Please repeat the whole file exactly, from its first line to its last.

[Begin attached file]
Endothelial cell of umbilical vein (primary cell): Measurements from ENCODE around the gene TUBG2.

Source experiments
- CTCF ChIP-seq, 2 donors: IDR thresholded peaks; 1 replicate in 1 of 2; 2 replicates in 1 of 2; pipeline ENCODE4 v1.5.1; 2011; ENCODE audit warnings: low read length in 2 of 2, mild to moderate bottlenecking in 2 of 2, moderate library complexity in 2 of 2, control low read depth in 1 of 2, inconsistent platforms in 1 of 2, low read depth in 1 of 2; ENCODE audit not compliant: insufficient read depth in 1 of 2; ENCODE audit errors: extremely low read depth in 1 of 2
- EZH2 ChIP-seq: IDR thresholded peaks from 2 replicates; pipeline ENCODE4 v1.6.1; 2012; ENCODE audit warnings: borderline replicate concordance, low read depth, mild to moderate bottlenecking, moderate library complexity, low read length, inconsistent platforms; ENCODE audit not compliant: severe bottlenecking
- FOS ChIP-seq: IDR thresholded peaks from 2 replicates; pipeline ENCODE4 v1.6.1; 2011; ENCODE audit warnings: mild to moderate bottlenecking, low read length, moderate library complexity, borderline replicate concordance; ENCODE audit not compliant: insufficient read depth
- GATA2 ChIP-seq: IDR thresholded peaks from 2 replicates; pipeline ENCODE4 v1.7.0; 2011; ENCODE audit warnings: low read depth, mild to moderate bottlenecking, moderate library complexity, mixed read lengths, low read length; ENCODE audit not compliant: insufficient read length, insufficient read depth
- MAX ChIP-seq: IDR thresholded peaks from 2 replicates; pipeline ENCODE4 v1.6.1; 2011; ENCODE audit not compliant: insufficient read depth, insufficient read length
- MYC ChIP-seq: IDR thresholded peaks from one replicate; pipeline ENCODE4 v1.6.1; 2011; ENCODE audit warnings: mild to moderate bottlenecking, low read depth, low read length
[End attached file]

Endothelial cell of umbilical vein (primary cell): Measurements from ENCODE around the gene TUBG2.

Source experiments
- CTCF ChIP-seq, 2 donors: IDR thresholded peaks; 1 replicate in 1 of 2; 2 replicates in 1 of 2; pipeline ENCODE4 v1.5.1; 2011; ENCODE audit warnings: low read length in 2 of 2, mild to moderate bottlenecking in 2 of 2, moderate library complexity in 2 of 2, control low read depth in 1 of 2, inconsistent platforms in 1 of 2, low read depth in 1 of 2; ENCODE audit not compliant: insufficient read depth in 1 of 2; ENCODE audit errors: extremely low read depth in 1 of 2
- EZH2 ChIP-seq: IDR thresholded peaks from 2 replicates; pipeline ENCODE4 v1.6.1; 2012; ENCODE audit warnings: borderline replicate concordance, low read depth, mild to moderate bottlenecking, moderate library complexity, low read length, inconsistent platforms; ENCODE audit not compliant: severe bottlenecking
- FOS ChIP-seq: IDR thresholded peaks from 2 replicates; pipeline ENCODE4 v1.6.1; 2011; ENCODE audit warnings: mild to moderate bottlenecking, low read length, moderate library complexity, borderline replicate concordance; ENCODE audit not compliant: insufficient read depth
- GATA2 ChIP-seq: IDR thresholded peaks from 2 replicates; pipeline ENCODE4 v1.7.0; 2011; ENCODE audit warnings: low read depth, mild to moderate bottlenecking, moderate library complexity, mixed read lengths, low read length; ENCODE audit not compliant: insufficient read length, insufficient read depth
- MAX ChIP-seq: IDR thresholded peaks from 2 replicates; pipeline ENCODE4 v1.6.1; 2011; ENCODE audit not compliant: insufficient read depth, insufficient read length
- MYC ChIP-seq: IDR thresholded peaks from one replicate; pipeline ENCODE4 v1.6.1; 2011; ENCODE audit warnings: mild to moderate bottlenecking, low read depth, low read length